The invisible voices of the thousands of missing and murdered indigenous women
YUMA, Ariz. (KYMA) - In indigenous communities, nearly everyone knows someone whose friend, sister, daughter or aunt has gone missing and murdered.
The numbers are staggering and the data in these cases are typically under-reported.
Many native families are overwhelmed by a lack of priority in terms of dedication and commitment to cases of missing and murdered indigenous women (MMIW).
They feel invisible.
However, as history has proven, the indigenous communities are resilient and will not give up until they find out, "Where are their stolen sisters?"
Claudette White, associate judge of the Quechan Indian Tribe said, “I scroll through social media every day looking for cases of missing people to share or to get information out.”
“I read a post recently, a young native woman posted if I don’t come home please look for me because it's not by my will that I’m gone."
MMIW, an epidemic silently trickling its way through the sacred lands of Indian reservations.
“It feels like we have targets on our back.”
As tribal reservations are vastly diminishing, one by one, thousands of indigenous women are seemingly disappearing without a trace.
Almost 6,000 indigenous women reported missing in 2016, only 116 were logged into the justice department's missing person database.
According to the U.S. Department of Justice, Native American women face murder rates that are more than 10 times the national average.
“We’re less than two percent of the entire population in the United States. That automatically makes us exotic and desired.”
Grassroots research reveals the majority of murders are committed by non-natives.
“Concepts of romanticizing Native American women. Pocahontas…poca-hottie. Conquering and being with native women and not really seeing us or valuing us as people. So to victimize us is easy for people.”
The Quechan reservation is known for its sacred sights that straddle the Arizona and California regions of the Colorado River; two states with the highest number of MMIW cases in the country.
“We held the ceremony here on the reservation for murdered and missing indigenous women. We had a large number of people come out and families coming forward to talk about their own family members who had gone missing that they had never seen again or people in their family who they know were murdered and never solved.”
Like most Indian reservations, the Quechan lacks access to law enforcement services and resources.
“The Quechan Police Department has only been in place since 1996. Prior to that our reliance has been on state law enforcement or federal law enforcement.”
But can natives truly rely on state and federal law enforcement to solve cases involving MMIW?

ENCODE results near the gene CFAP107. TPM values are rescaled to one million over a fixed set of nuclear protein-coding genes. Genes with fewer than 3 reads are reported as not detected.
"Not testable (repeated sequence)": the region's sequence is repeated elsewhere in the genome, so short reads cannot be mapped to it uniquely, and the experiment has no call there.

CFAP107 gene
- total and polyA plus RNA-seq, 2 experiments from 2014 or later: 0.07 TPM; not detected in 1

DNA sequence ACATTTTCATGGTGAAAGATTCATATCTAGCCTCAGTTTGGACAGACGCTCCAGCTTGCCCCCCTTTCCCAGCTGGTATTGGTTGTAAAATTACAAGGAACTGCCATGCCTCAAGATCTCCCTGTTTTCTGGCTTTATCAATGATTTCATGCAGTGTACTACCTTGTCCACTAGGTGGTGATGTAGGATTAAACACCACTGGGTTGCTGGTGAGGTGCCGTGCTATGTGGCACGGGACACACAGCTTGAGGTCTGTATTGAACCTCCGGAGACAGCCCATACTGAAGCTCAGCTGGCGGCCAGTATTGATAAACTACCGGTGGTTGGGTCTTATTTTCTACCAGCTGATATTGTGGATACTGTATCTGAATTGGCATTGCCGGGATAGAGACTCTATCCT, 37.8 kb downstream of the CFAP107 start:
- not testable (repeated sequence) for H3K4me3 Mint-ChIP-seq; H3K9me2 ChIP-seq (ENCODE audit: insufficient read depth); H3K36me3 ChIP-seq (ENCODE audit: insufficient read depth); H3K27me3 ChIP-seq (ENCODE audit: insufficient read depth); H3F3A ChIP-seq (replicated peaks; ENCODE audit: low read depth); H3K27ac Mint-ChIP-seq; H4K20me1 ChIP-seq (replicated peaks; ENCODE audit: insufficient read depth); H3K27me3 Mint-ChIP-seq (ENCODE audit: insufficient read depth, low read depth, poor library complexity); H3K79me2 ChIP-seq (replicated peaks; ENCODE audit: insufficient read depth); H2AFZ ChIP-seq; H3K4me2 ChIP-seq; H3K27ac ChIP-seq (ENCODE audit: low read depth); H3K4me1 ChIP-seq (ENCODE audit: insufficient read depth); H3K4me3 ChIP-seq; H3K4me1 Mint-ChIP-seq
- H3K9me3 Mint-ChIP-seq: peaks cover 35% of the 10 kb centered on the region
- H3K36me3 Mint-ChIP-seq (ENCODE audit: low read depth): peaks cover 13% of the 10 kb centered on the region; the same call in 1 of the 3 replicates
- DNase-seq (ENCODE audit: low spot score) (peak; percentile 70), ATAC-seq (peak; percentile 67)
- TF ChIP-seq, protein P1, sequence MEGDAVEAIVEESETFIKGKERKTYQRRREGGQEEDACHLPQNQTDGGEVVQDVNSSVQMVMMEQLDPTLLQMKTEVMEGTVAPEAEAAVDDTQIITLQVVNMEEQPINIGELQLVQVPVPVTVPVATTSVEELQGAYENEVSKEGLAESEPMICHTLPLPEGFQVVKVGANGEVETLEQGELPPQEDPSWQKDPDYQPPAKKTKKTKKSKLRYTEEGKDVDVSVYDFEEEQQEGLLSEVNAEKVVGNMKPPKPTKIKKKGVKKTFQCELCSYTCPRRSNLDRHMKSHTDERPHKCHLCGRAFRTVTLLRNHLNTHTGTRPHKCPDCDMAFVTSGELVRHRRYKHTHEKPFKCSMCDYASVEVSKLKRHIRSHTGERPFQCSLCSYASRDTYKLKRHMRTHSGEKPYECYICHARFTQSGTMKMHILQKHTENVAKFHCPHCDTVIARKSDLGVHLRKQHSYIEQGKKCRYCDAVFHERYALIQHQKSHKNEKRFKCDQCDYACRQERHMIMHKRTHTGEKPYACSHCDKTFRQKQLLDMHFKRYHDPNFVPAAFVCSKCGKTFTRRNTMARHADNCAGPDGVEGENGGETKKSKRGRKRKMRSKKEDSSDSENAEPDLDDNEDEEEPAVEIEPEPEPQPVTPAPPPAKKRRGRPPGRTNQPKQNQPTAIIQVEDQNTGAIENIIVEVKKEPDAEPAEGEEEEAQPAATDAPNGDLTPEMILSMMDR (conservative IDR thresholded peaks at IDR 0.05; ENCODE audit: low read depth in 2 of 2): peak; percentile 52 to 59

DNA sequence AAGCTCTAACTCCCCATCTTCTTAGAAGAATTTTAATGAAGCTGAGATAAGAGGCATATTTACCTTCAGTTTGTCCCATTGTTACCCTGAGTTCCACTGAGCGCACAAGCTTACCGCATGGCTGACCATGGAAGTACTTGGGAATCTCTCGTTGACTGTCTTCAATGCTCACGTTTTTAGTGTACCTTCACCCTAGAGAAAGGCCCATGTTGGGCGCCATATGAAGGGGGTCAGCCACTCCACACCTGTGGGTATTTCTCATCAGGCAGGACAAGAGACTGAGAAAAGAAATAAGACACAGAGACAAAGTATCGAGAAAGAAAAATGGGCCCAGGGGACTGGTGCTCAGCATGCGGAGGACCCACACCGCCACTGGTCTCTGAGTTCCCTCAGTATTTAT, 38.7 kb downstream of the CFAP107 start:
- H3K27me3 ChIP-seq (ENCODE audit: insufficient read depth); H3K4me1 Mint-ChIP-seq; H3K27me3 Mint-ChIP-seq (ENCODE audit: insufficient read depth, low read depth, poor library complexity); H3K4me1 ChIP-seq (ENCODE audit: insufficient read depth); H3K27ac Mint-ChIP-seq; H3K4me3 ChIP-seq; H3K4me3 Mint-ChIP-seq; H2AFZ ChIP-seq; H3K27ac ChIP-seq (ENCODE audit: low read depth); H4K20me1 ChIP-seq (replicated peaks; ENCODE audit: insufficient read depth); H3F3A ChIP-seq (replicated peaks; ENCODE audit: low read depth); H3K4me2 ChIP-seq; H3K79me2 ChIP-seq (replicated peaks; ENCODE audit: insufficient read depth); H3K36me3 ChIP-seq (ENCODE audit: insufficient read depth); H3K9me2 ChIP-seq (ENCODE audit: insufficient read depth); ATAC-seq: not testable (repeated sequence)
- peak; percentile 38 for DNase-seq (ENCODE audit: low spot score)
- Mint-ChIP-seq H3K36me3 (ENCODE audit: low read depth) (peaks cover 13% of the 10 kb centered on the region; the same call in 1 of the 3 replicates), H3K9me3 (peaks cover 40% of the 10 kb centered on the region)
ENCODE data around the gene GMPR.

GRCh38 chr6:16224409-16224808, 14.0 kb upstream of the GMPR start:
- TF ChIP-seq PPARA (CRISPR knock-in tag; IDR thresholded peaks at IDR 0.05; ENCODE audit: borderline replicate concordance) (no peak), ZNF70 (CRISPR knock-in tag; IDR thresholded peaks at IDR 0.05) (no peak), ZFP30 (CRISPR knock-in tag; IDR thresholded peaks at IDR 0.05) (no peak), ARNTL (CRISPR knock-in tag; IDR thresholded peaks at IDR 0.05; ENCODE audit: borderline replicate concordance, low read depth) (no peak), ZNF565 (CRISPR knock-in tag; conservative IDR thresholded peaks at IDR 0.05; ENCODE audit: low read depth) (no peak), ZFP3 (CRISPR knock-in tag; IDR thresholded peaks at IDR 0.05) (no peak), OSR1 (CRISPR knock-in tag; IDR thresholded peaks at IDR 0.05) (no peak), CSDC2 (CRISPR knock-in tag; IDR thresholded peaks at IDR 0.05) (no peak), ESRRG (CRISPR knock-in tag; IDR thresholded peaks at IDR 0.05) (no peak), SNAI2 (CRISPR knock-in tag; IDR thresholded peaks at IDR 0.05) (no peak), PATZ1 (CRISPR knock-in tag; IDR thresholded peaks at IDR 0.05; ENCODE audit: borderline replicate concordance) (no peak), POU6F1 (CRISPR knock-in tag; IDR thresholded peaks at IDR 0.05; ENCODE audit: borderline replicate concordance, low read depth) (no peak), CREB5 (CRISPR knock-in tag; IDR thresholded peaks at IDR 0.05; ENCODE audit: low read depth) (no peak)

Truth is, if a native woman goes missing from a reservation, the challenge becomes which agency will investigate the case?
This is due to jurisdiction limitations.
“When our people go missing there is no go-to, no guide book, no policy to say what should be done.”
Under supreme court ruling and acts of Congress, most tribes can only charge their own members with a crime.
Therefore, they must call on state and federal agencies to do so; oftentimes leaving the families left to lead their own investigation process.
“We walk these areas and these lands looking for any sign of evidence trying to find your loved one with no real help.”
Going agency to agency, filing missing person reports, retracing steps, and scouring for their stolen sisters.
“It shouldn’t take me to have to convince a federal agency that they have responsibility. Often we’re just left wondering. We don’t know that things are formally closed out.”
Native women across the country have joined forces to bring national awareness to MMIW, advocating for solutions to discrimination and violence against indigenous women.
“Part of the work is to create a model process, a national model process that can be shared.”
As she campaigns for change, back on the reservation, White continues to honor the spirits of her stolen sisters.
“Prayer, song, dance, giving to them, honoring them. Those that are gone and those that are still missing spiritually trying to remember them, we offer song and dance to help them along their way if they’re stuck trying to make their transition to the next life."
In November 2019, President Trump passed an executive order establishing Operation Lady Justice, task force compromised of multi-jurisdictional representatives to review unsolved MMIW cases.
However, Claudette White and several other MMIW advocates were unimpressed by the lack of native representation included on the board of Operation Lady Justice; still left to feel indigenous women’s voices are invisible.